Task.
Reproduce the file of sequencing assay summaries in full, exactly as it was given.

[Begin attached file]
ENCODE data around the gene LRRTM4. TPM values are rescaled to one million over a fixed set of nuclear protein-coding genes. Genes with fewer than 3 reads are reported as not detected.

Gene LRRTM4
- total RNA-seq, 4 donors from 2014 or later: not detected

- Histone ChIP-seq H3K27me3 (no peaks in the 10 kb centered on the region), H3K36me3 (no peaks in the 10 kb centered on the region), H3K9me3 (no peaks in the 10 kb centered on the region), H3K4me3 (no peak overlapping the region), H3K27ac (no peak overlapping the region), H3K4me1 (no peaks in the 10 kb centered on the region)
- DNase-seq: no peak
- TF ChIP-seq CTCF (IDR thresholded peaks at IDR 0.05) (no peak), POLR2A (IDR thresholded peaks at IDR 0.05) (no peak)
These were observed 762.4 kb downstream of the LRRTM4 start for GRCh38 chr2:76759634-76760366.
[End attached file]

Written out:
ENCODE data around the gene LRRTM4. TPM values are rescaled to one million over a fixed set of nuclear protein-coding genes. Genes with fewer than 3 reads are reported as not detected.

Gene LRRTM4
- total RNA-seq, 4 donors from 2014 or later: not detected

- Histone ChIP-seq H3K27me3 (no peaks in the 10 kb centered on the region), H3K36me3 (no peaks in the 10 kb centered on the region), H3K9me3 (no peaks in the 10 kb centered on the region), H3K4me3 (no peak overlapping the region), H3K27ac (no peak overlapping the region), H3K4me1 (no peaks in the 10 kb centered on the region)
- DNase-seq: no peak
- TF ChIP-seq CTCF (IDR thresholded peaks at IDR 0.05) (no peak), POLR2A (IDR thresholded peaks at IDR 0.05) (no peak)
These were observed 762.4 kb downstream of the LRRTM4 start for GRCh38 chr2:76759634-76760366.